Your choice of mortgage lender can help you win a bidding war for a house

I’ve written recently about how difficult it can be to win a bidding war as a home buyer. I’ve also voiced strong support for using a local mortgage lender to help with the process. What many home buyers don’t realize is that picking the right mortgage lender can help you to win a heated bidding war.

mortgage application approvedYou’re probably thinking, why does the seller care about which lender I use? One bank’s money is just as good as the next, isn’t it? While that is true, you need to look at the decision-making process that a seller and their real estate agent goes through when choosing between multiple offers.

If a seller receives multiple offers for their home, they are probably going to sit down at their kitchen table with their real estate agent and sift through them all. Usually when we are the agent in this scenario, we craft a little spreadsheet to help compare the price and terms being offered by each party.

Usually the seller will begin by excluding the offers that don’t make the cut. Offers that are not competitive on price, contingent on a another home sale or loaded with other seller-unfriendly contingencies are quickly set aside. What’s left is usually a handful of offers that are often very similar on price, closing date and contingencies. That leaves the seller wondering how they are going to pick.

Other than getting the best price, the seller wants to feel the highest level of confidence that the winning offer will get the deal done and close on time. Various factors can introduce risk that the buyer’s deal won’t come together. Very low down payments, inadequate documentation of loan pre-approval or small earnest money amounts can be looked at unfavorably.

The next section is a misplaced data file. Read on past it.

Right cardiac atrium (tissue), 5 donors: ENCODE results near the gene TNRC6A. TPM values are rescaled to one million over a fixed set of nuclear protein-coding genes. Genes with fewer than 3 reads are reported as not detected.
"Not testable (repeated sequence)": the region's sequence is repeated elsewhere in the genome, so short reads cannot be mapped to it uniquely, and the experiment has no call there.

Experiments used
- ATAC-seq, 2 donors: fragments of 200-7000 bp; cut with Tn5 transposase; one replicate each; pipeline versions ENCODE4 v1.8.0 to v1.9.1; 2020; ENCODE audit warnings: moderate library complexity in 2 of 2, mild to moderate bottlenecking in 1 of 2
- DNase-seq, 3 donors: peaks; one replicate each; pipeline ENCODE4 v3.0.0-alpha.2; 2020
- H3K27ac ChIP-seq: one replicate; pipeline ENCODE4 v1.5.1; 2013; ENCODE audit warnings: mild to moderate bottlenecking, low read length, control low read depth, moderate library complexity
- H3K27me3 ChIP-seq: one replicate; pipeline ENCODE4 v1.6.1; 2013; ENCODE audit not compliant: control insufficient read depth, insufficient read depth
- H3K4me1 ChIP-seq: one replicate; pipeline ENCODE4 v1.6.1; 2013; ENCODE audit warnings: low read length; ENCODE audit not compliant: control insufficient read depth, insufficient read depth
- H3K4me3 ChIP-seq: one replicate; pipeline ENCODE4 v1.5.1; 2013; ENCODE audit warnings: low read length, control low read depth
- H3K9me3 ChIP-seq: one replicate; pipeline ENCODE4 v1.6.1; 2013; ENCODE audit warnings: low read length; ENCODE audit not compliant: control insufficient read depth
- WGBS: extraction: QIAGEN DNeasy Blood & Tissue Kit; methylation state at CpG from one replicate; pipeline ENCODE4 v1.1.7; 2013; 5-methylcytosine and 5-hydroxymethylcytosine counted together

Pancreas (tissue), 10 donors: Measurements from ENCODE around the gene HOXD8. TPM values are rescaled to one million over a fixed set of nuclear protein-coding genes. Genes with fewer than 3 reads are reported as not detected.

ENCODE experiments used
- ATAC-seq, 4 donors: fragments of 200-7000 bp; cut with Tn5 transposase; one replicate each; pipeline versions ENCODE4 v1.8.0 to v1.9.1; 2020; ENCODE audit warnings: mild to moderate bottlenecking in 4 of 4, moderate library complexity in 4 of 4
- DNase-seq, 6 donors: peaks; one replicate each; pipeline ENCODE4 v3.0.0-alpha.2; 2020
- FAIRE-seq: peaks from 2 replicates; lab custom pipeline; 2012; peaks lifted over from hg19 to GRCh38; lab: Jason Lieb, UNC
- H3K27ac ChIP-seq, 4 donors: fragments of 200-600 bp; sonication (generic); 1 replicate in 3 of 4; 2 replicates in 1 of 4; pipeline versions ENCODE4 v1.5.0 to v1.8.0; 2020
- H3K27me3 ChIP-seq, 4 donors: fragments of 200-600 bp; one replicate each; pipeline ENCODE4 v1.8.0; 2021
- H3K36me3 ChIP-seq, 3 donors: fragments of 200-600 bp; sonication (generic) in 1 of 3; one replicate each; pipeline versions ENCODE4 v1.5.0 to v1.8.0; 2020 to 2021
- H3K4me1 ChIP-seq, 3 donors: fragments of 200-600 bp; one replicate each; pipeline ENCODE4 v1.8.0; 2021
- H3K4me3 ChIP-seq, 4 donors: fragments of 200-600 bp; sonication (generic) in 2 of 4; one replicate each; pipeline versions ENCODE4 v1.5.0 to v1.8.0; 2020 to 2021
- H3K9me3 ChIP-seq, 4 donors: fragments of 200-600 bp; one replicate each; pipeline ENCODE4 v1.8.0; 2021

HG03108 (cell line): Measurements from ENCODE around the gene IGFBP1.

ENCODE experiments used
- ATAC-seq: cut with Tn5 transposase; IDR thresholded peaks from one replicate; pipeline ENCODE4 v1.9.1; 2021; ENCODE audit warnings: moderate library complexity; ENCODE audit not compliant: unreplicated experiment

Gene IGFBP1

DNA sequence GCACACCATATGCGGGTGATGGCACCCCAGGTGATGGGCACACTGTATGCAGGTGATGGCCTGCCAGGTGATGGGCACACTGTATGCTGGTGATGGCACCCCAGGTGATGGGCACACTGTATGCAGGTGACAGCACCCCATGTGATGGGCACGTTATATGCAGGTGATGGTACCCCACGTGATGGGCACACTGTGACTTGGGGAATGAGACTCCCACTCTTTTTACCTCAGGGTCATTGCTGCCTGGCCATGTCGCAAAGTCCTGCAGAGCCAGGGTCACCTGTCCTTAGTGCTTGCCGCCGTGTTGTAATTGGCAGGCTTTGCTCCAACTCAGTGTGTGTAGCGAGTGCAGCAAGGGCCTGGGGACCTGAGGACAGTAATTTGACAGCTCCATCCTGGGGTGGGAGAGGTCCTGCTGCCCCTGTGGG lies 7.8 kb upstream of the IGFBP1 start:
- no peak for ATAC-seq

The diligent seller’s agent will actually do some homework on the buyer’s loan qualification and choice of lender as well. Sometimes this happens via a call to the lender before they meet with the seller. Other times it happens at the seller’s kitchen table. I’ve been in situations where a seller was deciding between two offers, so we called each lender. What we were looking for is a few things:

  1. Is the buyer’s lender easy to reach and responsive to our inquiries?
  2. Has the buyer provided all required documentation to be pre-approved?
  3. Does the lender see any risks with this particular buyer’s loan application?
  4. What sort of underwriting turnaround times does their bank have and can the buyer realistically meet the closing date mentioned in the contract?

When you are in a heated bidding war, you want a lender who is “at the ready” to receive questions like this. In fact, you may even have your lender call the seller’s agent ahead of the offer review to pitch what a great borrower you are.

The experience of the seller’s real estate agent can also come in to play here. If we are presented with two offers, one from a bank that we have great experiences with and another from a bank that consistently delays closings, that is going to be the first comment out of our mouths. “We’ve recently closed deals with both of these banks, and while they both will eventually get the loan done, clearly Lender A is way more reliable than Lender B. If I were you, I’d pick the offer from the buyer using Lender A.”

Bottom line, you want a lender who is accessible during the home offer process and can present a strong case on why the seller should pick you, both because of your strong loan qualifications but also because of the bank’s ability to get the loan done in a hassle-free manner. Picking some random lender you found online that has great rates usually doesn’t give you this result, particularly when they are across the country in another time zone and aren’t totally familiar with closing procedures in your state.